A third deer infected with chronic wasting disease was discovered in Southeast Minnesota, according to the Department of Natural Resources.
A hunter harvested the deer in mid-November about five miles north of the two previously reported infected deer, which were killed about four miles west of Lanesboro. An area taxidermist later provided a sample for testing to the DNR.
Chronic wasting disease is a fatal brain disease to deer, elk and moose but is not known to affect human health. Prior to the recent discovery near Lanesboro, the only other wild deer with the disease found in Minnesota was harvested near Pine Island in 2010.
The discovery will not change the current boundaries of the disease management zone, which is designated deer permit area 603. A special hunt began on Saturday, Dec. 31, in the permit area and concludes on Sunday, Jan. 15.
Resident and nonresident hunters and landowners can use any unfilled Minnesota deer license during the special hunt. Permits for those who don’t have unfilled licenses are available from any DNR license agent for $2.50.
“We strongly encourage landowners to participate in the special hunt that begins Dec. 31,” said Dr. Lou Cornicelli, the DNR’s wildlife research manager. “When the landowner shooting program begins Jan. 16, they’ll be allowed to take additional deer.”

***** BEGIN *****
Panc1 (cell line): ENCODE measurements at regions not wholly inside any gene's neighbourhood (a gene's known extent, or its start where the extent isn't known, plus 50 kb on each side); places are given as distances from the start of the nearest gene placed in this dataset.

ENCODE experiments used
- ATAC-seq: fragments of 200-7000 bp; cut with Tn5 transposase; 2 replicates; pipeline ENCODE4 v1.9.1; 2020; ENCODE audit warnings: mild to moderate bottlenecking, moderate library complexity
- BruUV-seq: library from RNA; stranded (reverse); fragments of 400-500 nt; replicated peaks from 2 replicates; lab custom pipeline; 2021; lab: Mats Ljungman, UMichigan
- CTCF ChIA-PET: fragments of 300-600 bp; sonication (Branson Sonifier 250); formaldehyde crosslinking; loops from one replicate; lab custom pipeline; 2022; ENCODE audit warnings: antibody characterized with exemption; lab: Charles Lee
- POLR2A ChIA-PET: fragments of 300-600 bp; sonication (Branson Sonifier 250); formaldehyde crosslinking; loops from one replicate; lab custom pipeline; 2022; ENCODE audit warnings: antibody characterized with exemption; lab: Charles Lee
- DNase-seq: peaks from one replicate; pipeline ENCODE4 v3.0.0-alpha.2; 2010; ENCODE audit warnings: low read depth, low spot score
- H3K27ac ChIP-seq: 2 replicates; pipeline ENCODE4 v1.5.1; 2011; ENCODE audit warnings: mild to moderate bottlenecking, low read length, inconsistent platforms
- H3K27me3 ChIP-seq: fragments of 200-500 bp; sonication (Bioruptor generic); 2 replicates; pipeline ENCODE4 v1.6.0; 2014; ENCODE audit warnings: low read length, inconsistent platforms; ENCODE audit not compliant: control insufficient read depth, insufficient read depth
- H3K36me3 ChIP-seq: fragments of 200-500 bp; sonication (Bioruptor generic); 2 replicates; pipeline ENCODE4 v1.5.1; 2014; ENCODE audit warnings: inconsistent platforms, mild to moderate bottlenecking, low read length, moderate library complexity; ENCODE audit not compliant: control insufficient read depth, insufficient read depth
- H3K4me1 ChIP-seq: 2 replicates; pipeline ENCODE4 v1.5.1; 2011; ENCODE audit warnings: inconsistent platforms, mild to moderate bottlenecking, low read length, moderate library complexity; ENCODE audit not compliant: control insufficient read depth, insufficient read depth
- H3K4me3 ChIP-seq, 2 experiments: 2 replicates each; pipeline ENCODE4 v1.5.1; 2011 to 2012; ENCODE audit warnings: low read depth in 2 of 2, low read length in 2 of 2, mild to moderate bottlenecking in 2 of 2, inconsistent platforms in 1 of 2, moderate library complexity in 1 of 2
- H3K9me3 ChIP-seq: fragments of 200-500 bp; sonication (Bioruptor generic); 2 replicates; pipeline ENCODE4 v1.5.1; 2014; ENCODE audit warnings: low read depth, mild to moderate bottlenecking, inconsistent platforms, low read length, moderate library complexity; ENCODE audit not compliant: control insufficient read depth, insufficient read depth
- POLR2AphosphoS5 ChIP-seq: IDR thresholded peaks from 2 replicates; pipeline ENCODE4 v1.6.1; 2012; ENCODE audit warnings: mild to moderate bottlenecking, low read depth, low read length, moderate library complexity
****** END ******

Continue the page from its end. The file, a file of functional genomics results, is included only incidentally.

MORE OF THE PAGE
This latest case will affect the disease control zone for farmed deer and elk. “The Minnesota Board of Animal Health regulates farmed deer and elk in the state and has created a 10-mile disease control zone around this latest positive case,” said Dr. Paul Anderson of the Board of Animal Health. “There is one additional deer farm within the new zone and movement restrictions have been placed on the herd. These restrictions can be removed if double fencing is constructed on the farm.”
For more information, including a map of the disease management zone, landowner information, special deer hunt information, deer feeding ban, common questions and answers and hunter information, visit the DNR’s CWD webpage at www.mndnr.gov/cwd.